You need to upgrade your Flash Player The theme of this blog is not only and obviously space, but in particular “terrestrial worlds”, places that tend to have surfaces on which one could walk or at least attach oneself to. These places sometimes also have other earth-like familiar features such as atmospheres, weather, volcanos, geysers and perhaps, we are finding, even exotic oceans, rivers or lakes that are not necessarily made of familiar materials we are used to here at home. The second theme is imagery. Occasionally I do some retouching of images when needed if an image is incomplete or sometimes “dirty” or noisy. I will attempt to correct image shortcomings based upon other images or well-accepted presumed attributes. When this is done, notes will be offered as to what was added, why and sometimes how it was done. This way no one should ever wonder if something they are looking at is real or photoshop.

Archive for the 'Neptune' Category

Neptune Revisited

Monday, November 12th, 2012

Daniel Machácek does some modernizing of old Voyager 2 data at neptune. You can clearly see a shadow of one of Neptune’s moons at the top right edge and two others in the same area that are much less obvious. Interesting thing about data is that it is often better than the processing technology that happens to be available at the time the actual missions took place. Add to that the fact that there is a small army of talented freelance imagers like Daniel, the result is what feels like new images from old missions.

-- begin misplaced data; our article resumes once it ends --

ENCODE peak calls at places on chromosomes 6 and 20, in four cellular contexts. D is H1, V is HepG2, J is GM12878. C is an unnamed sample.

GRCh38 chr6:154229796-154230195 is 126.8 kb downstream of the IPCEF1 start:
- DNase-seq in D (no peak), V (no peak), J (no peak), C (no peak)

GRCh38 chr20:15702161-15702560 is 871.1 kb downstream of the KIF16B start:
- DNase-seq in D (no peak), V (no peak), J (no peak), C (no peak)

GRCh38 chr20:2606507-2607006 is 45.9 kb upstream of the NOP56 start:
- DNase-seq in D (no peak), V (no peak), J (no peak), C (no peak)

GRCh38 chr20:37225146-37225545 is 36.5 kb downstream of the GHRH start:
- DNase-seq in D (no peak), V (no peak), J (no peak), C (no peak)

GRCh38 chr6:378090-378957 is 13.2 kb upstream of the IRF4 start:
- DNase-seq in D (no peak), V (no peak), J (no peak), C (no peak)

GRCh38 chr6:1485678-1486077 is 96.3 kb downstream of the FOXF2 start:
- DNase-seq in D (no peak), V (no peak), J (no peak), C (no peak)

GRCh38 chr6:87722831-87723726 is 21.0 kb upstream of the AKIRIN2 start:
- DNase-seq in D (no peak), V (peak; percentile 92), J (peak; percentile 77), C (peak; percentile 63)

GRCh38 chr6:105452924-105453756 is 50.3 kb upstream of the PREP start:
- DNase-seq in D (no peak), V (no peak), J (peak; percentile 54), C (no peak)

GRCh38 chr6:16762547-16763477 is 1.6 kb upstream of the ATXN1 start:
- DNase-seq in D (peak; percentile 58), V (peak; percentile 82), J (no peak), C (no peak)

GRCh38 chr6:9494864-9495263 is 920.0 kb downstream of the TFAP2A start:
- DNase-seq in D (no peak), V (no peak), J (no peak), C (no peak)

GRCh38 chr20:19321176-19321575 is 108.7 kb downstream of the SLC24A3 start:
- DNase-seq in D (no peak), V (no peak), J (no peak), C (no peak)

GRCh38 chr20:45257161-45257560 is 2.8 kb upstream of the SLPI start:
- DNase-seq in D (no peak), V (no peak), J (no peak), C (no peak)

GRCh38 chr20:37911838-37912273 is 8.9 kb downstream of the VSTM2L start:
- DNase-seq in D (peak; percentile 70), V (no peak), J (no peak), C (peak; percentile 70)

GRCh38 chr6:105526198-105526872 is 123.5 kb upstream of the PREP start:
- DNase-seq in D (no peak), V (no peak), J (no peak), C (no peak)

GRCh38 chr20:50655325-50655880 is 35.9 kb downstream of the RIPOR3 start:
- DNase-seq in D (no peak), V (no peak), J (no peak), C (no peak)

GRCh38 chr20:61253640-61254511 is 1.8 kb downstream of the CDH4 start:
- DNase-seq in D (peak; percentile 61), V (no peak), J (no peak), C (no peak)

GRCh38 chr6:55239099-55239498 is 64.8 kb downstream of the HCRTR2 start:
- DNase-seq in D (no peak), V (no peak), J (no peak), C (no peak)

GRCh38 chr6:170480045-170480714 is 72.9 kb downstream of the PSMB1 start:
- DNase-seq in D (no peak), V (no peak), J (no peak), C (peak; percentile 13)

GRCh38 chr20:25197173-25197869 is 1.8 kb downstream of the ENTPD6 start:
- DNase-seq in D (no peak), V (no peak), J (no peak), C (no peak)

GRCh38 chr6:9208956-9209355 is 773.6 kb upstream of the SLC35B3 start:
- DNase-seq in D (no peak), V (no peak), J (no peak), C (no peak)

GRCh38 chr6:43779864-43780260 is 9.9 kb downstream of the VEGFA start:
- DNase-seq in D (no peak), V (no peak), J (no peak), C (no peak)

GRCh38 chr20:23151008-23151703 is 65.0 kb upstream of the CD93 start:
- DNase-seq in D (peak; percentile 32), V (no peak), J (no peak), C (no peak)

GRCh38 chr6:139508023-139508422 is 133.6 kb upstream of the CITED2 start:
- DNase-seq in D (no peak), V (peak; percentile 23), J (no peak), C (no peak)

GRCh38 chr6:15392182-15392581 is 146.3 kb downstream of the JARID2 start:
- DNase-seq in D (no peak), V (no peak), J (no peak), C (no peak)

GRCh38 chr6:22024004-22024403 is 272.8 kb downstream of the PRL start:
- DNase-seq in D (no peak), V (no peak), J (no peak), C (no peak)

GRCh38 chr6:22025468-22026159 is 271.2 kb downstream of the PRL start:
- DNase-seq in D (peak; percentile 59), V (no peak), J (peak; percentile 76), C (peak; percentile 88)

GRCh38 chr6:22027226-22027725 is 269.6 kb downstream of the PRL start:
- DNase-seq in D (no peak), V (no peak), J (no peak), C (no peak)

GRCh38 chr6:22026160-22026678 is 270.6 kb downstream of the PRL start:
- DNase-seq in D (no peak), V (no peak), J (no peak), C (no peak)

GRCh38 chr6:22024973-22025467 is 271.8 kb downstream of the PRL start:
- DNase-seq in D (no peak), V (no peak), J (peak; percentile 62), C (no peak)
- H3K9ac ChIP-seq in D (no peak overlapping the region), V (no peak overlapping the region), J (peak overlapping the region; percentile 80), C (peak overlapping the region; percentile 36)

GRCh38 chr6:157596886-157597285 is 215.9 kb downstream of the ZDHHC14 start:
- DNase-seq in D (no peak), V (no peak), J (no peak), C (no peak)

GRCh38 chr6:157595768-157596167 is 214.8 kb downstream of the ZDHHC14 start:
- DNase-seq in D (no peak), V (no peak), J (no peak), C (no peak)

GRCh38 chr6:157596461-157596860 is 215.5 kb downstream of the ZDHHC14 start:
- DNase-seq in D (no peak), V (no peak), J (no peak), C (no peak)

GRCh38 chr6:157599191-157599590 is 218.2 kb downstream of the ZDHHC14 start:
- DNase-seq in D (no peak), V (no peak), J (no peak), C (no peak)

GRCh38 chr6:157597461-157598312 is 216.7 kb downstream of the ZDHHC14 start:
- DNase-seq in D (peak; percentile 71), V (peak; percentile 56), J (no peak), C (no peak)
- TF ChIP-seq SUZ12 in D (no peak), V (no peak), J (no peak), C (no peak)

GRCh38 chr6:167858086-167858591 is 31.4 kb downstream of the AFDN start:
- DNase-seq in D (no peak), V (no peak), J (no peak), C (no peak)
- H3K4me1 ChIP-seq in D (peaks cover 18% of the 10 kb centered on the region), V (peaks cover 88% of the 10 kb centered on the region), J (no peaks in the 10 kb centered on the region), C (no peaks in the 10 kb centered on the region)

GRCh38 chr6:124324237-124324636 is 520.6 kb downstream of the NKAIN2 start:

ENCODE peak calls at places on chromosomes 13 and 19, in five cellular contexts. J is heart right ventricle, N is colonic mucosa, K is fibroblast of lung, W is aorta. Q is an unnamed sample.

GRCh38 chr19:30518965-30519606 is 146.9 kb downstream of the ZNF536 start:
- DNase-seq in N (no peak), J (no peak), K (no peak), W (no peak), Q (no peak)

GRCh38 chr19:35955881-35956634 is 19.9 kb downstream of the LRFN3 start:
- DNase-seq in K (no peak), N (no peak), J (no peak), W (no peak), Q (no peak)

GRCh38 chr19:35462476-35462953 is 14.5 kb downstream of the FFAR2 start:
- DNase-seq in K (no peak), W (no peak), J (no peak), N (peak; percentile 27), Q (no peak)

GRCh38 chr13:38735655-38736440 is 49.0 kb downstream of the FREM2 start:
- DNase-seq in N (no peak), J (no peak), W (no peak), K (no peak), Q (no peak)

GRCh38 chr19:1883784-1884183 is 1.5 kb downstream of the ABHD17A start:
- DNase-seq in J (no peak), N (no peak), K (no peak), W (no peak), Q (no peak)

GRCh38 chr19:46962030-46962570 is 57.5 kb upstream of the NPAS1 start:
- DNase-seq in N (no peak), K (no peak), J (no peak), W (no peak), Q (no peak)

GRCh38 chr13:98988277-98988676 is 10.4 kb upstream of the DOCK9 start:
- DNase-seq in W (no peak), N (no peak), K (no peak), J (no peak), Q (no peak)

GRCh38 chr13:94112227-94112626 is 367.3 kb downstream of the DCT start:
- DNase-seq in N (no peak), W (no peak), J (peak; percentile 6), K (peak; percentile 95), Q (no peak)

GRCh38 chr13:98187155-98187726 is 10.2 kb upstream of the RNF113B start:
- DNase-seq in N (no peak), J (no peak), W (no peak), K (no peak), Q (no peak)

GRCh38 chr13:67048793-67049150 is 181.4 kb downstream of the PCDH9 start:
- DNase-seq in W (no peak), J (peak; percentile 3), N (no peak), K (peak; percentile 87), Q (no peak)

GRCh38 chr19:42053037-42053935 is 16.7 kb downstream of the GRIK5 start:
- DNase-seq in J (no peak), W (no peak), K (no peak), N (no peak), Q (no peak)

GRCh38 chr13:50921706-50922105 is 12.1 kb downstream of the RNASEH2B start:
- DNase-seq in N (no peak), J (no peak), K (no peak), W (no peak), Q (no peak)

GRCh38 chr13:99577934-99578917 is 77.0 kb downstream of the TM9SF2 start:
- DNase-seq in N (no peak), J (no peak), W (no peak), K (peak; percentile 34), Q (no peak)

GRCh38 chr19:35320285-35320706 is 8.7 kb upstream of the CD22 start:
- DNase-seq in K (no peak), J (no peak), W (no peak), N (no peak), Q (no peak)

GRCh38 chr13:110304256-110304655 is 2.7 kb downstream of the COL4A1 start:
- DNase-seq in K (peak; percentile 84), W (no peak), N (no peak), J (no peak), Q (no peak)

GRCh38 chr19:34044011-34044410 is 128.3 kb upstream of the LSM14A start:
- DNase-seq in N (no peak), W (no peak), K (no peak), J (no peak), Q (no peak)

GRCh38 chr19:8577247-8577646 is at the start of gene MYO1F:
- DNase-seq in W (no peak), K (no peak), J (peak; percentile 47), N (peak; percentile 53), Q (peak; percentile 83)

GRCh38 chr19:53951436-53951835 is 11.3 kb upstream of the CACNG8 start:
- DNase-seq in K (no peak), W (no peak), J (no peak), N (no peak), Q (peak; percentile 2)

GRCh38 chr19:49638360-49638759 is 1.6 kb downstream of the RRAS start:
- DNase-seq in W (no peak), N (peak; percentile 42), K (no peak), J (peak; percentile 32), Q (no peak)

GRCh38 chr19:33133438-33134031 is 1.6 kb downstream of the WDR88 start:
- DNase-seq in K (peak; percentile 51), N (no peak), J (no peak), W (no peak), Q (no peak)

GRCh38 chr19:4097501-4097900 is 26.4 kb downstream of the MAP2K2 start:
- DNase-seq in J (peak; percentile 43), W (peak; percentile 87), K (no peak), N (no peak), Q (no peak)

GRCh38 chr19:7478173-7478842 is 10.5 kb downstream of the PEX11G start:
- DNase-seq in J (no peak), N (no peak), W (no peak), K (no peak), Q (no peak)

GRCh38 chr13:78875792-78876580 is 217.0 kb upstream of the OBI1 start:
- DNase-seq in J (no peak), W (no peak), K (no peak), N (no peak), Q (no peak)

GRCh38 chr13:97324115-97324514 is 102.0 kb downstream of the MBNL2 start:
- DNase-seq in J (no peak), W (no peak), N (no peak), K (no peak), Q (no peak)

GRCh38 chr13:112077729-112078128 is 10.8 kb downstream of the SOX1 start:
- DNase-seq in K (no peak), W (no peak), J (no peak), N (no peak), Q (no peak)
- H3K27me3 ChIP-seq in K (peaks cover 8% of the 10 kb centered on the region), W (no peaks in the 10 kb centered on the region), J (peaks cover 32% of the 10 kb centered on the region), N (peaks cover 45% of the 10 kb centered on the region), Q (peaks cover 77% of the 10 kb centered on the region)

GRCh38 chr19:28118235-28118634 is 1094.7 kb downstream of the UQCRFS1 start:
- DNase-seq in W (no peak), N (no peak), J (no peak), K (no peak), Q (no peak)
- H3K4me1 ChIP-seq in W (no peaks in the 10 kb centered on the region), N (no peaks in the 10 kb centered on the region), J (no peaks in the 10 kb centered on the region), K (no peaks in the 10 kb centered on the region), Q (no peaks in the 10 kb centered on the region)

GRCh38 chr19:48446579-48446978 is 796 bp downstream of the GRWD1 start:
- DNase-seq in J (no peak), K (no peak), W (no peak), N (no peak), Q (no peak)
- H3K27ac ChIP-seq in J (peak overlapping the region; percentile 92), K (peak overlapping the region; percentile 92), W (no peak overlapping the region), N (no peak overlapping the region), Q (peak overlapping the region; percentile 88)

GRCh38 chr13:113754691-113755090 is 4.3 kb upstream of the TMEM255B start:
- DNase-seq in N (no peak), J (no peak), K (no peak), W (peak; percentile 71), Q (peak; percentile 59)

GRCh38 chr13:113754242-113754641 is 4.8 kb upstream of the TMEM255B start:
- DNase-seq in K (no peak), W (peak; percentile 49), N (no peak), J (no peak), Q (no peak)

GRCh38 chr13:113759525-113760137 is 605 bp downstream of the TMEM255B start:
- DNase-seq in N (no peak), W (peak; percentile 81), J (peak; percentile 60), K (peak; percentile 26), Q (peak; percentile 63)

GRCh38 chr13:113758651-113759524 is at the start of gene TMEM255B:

You Are the Center of the Solar System

Friday, November 4th, 2011

You Are The Sun is the latest space themed tee by Chop Shop Store. Following on iconic tees that collected various deep space missions and historic Earth orbit missions, this new design draws a new picture of The Solar System as we know it today, complete with Carl Sagan’s pale blue dot.

With your head as a stand-in for The Sun — the tee includes all 8 planets, 7 major moons, The Asteroid Belt and even details little Pluto lost among countless Kuiper Belt objects. We are now providing yet another link here to get it for Men on American Apparel 2001 or Tultex tees and for Women on American Apparel 2102 tees.

50 Years of Space Exploration Map

Tuesday, October 13th, 2009